The Keysffone past year I hardly need to read the questions: "Is Mary's age correct as stated? Is she a citizen of the United States? Is she trust- worthy? Would you trust her with valuable war information? What can you say about her health? Was she absent much for sick- ness? For tardiness? etc." Fortunately, Mary was in school this fall long enough for me to learn something about herwnough to answer the questions. However, many of these requests are for pupils who were here before my coming and in their cases I call upon other teachers in the building to fill in the knowledge not shown in the record form. This won't be necessary for you boys and girls because the new record system gives all this personal information. Our next request will show 'you how the new record form works, how your record may be used in the near future. This calls for a character reference. It appears that James twe'll call him thatb has applied for work in some large business where he will be exposed to large sums of money. The company wants all the information we can give on James as they can't afford to take any chances. James was in the class of 1944 but left last year, so we have a fairly com- plete story on him. After filling in the usual information on subjects, grades, etc., we come to the more personal items. This is one of those cases I don't like. Because on the Personality Record of this boy there have been recorded estimates by ten different teachers covering the qualities of "Serious- ness of Purpose, Industry, Initiative, In- fluence, Concern for Others, Responsibility, and Emotional Stability." These ratings for james are low and I doubt that they will be of any help to him in securing this position. Then there are questions about truancy, attitude toward teachers, attitude of other pupils, etc. All in all, this form gives quite a complete picture of a pupil and if one didn't know james personally, he would have a pretty good idea of his general make-up. I wonder if this boy realized when he was in school that he was making a record that some day would prove so important to him? It is too late to do anything about James' record. But what about yours? It isn't too late for you. You are making your record right now. Each day you contribute some- thing to that record, either through class- room recitation, or after school activity. Make a good record. Leave the kind of re- cord behind you that future principals will enjoy passing on to those agencies always writing your school for information to help predict your probable success in their line of work. Make a record that you can count on to be of real help to you in landing those jobs that you have set your heart on. Pardon- the phone-back again. That was the tele- phone company wanting us to recommend two senior girls to train as operators. An- other trip to the safe and the Record Book of the class of 1944. One closing thought. Remember-- YOU MAKE YOUR OWN RECORD. We merely record it! Principal Lawrence Stuart 41 lk Sk WHAT ARE YOU TAKING AWAY WITH YOU FROM CROSBYeAND WHAT ARE YOU LEAVING BEHIND? Oh-oh!--Here it comes-a LECTURE- I'll bet. No, this is not exactly a lecture-Let's just let our hair down a minute and call this a modified FIRESIDE CHAT-with a few live coals thrown in. MY FRIENDS, and if I can't rightfully call you that, I don't care how little history you have learned from me. You are about to graduate. Your parents are proud of you, and glad. I am glad, also. It has been my pleasure to Nine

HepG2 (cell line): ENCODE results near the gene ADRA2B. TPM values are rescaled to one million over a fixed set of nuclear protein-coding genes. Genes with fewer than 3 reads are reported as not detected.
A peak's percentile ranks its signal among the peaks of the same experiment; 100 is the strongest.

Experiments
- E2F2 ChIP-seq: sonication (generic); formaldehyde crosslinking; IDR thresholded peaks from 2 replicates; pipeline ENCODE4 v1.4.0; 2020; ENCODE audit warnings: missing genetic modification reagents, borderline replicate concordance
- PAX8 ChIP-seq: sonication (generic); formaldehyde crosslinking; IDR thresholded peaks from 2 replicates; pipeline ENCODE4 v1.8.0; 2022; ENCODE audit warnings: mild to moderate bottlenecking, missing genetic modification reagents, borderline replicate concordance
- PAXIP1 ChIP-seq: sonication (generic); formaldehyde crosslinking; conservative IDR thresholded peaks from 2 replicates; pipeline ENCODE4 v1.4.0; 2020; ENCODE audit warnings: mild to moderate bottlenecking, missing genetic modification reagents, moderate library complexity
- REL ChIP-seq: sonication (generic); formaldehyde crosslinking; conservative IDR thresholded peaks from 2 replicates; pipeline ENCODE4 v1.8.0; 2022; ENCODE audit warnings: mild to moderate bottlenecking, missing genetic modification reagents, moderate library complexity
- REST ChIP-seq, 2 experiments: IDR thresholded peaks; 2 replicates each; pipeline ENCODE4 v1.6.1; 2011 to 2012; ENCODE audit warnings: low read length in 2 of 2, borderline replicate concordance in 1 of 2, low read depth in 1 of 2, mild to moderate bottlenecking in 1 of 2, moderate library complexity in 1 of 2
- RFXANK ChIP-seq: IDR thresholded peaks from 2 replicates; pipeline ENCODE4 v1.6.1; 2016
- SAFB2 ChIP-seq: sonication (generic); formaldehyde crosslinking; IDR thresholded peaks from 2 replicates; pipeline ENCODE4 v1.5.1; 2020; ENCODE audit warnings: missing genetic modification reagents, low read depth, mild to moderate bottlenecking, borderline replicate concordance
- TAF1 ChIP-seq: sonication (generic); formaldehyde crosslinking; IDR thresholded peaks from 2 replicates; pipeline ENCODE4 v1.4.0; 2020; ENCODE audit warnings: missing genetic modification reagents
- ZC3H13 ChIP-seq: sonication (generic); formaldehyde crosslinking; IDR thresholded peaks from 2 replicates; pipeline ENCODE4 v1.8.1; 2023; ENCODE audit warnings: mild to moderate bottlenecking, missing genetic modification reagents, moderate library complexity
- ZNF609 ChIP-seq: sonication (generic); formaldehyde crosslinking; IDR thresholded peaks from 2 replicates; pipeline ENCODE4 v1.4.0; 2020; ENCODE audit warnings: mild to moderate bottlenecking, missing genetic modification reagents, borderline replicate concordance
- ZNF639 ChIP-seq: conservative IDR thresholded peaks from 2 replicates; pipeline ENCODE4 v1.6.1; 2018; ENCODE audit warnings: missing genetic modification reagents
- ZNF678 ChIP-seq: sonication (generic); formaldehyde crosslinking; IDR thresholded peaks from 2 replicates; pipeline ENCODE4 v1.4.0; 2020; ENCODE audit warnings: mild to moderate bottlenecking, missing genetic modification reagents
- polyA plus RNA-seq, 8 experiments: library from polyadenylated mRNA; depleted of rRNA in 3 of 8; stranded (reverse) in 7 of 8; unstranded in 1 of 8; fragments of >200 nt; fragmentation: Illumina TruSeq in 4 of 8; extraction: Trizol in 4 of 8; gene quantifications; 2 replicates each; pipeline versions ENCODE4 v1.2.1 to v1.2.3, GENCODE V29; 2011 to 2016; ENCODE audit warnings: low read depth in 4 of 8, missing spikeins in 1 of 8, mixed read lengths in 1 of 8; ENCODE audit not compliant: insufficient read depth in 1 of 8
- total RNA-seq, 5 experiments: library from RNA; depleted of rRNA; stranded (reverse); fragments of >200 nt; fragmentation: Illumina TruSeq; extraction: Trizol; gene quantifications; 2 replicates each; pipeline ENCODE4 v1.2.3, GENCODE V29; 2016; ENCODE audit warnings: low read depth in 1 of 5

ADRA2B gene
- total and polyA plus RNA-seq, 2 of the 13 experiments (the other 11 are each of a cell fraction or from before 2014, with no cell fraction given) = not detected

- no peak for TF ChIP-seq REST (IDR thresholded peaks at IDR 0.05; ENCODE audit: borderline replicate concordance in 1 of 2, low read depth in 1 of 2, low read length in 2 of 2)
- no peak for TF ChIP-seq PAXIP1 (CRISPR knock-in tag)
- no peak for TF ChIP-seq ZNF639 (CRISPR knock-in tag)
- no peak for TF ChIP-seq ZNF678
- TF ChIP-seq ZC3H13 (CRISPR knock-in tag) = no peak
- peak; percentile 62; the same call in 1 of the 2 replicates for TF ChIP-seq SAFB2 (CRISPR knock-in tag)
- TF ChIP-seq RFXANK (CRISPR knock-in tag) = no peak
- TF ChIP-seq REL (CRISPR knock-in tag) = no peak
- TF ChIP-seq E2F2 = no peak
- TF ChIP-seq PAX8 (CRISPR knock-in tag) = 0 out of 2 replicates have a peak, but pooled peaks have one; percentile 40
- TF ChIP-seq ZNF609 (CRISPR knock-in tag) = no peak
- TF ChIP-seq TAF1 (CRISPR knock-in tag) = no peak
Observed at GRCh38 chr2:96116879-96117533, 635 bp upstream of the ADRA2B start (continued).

Page 12 text: